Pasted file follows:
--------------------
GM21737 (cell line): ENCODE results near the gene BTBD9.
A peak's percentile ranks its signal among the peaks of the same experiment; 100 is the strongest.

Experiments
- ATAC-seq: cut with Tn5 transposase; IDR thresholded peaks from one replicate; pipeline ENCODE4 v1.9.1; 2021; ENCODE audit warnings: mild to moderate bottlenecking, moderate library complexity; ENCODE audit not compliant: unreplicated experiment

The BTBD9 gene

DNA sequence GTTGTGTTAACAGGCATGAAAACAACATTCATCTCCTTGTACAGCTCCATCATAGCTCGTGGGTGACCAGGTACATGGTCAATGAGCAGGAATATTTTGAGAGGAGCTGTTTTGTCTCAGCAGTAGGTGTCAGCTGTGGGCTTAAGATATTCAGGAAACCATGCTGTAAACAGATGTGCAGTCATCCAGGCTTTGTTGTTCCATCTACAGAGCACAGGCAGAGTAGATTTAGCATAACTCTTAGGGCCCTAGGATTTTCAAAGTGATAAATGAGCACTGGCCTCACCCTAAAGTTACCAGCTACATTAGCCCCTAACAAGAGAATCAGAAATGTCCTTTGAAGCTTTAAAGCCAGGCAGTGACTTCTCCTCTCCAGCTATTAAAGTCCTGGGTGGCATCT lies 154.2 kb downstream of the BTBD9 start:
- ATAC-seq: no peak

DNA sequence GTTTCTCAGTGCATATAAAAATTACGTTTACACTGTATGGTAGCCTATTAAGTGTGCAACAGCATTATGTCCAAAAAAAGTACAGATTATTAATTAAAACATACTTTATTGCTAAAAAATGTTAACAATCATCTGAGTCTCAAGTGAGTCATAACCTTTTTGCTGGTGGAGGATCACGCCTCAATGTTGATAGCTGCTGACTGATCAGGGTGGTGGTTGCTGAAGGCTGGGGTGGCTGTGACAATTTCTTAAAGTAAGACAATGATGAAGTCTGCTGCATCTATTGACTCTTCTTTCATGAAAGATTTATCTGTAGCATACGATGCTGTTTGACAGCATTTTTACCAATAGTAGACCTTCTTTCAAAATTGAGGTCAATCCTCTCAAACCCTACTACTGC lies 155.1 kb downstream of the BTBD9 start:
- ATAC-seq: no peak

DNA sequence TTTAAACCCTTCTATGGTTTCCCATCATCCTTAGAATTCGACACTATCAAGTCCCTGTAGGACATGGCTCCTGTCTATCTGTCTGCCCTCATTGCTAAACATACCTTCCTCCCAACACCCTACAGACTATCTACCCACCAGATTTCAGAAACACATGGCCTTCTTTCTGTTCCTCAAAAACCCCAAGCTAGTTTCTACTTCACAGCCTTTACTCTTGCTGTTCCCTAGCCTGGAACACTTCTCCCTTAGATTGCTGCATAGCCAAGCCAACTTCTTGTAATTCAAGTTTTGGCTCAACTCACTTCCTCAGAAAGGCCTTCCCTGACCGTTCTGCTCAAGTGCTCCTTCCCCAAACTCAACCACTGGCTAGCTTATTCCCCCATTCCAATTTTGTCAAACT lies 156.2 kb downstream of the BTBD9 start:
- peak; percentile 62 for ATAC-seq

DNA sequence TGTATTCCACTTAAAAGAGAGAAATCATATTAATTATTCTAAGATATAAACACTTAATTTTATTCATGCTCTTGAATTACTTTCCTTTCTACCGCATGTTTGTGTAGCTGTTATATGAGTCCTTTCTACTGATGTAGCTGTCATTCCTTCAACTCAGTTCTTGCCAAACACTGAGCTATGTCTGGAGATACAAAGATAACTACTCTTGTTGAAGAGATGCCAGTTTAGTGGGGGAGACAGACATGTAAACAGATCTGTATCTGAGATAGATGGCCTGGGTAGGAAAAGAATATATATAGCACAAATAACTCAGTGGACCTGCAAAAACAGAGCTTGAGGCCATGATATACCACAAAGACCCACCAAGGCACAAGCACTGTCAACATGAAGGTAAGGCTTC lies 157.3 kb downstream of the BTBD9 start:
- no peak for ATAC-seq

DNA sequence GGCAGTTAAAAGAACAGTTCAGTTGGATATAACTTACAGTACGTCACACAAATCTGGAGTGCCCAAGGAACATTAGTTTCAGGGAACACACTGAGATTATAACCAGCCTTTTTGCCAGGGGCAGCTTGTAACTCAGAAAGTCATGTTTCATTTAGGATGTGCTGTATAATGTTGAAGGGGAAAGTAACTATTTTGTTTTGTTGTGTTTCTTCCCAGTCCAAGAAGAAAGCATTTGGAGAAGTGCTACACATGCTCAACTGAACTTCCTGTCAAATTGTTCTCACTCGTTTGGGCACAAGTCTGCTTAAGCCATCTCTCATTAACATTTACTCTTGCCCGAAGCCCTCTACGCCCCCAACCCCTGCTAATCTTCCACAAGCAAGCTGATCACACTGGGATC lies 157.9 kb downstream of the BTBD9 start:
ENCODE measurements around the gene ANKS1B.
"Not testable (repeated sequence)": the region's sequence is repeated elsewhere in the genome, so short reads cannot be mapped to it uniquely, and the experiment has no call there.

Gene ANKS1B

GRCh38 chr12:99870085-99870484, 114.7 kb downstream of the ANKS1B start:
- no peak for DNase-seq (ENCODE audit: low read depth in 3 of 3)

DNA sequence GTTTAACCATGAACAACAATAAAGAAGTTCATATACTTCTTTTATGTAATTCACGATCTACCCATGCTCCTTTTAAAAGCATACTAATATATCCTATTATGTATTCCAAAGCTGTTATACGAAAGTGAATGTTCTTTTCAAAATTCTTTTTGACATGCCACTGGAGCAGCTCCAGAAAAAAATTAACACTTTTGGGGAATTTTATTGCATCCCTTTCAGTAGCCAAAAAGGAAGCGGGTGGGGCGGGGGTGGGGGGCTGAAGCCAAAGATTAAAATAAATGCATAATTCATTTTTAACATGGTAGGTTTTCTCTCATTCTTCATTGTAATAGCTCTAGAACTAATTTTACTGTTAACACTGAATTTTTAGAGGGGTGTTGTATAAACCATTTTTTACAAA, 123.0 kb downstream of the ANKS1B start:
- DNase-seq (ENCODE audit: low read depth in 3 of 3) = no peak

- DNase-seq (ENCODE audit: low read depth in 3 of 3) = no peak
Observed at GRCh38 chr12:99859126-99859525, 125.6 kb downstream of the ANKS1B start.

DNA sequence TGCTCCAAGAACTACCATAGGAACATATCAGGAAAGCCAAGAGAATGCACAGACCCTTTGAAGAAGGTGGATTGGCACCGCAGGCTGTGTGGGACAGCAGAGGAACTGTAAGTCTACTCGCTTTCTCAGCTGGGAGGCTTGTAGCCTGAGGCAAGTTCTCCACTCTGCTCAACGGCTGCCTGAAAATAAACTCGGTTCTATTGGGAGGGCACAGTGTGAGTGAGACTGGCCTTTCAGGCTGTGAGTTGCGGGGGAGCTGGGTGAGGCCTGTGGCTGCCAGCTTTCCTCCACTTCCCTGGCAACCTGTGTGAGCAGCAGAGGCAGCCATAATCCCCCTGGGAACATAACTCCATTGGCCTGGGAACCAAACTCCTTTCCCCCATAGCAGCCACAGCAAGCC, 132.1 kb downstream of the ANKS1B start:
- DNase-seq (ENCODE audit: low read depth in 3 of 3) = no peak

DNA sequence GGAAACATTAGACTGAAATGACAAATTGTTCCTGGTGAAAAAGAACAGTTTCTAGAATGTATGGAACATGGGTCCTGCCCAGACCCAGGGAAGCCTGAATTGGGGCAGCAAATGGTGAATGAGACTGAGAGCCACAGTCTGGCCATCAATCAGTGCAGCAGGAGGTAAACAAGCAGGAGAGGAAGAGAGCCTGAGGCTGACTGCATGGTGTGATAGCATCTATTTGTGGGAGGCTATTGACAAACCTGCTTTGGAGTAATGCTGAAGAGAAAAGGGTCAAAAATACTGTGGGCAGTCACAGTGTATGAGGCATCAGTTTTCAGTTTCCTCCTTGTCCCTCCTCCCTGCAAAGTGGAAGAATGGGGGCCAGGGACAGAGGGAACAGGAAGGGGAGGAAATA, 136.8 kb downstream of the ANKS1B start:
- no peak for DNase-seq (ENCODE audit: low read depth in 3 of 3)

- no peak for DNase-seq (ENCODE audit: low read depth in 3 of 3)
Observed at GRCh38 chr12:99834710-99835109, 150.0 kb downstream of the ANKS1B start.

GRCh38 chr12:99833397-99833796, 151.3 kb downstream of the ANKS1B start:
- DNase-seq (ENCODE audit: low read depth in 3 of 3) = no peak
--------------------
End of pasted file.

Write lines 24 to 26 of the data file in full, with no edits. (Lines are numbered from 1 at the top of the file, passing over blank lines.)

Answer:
DNA sequence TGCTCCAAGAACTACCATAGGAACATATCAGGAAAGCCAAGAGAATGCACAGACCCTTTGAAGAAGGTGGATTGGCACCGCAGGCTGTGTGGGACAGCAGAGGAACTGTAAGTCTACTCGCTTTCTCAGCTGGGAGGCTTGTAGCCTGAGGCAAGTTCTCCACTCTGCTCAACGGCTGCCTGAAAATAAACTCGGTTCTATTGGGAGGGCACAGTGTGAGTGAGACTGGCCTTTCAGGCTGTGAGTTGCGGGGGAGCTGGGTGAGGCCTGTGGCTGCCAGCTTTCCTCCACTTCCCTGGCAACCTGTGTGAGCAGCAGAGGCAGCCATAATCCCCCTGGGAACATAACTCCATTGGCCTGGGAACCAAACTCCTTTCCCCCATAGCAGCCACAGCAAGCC, 132.1 kb downstream of the ANKS1B start:
- DNase-seq (ENCODE audit: low read depth in 3 of 3) = no peak

DNA sequence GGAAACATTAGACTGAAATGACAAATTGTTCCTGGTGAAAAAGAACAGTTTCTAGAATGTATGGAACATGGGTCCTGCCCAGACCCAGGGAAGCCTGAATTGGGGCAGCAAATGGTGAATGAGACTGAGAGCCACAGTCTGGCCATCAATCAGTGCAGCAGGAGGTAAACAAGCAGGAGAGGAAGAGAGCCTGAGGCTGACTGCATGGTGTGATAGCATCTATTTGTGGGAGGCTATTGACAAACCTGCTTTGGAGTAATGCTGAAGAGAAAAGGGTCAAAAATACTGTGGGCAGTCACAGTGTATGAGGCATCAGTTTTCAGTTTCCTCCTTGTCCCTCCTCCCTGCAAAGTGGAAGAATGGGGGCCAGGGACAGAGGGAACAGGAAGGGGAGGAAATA, 136.8 kb downstream of the ANKS1B start: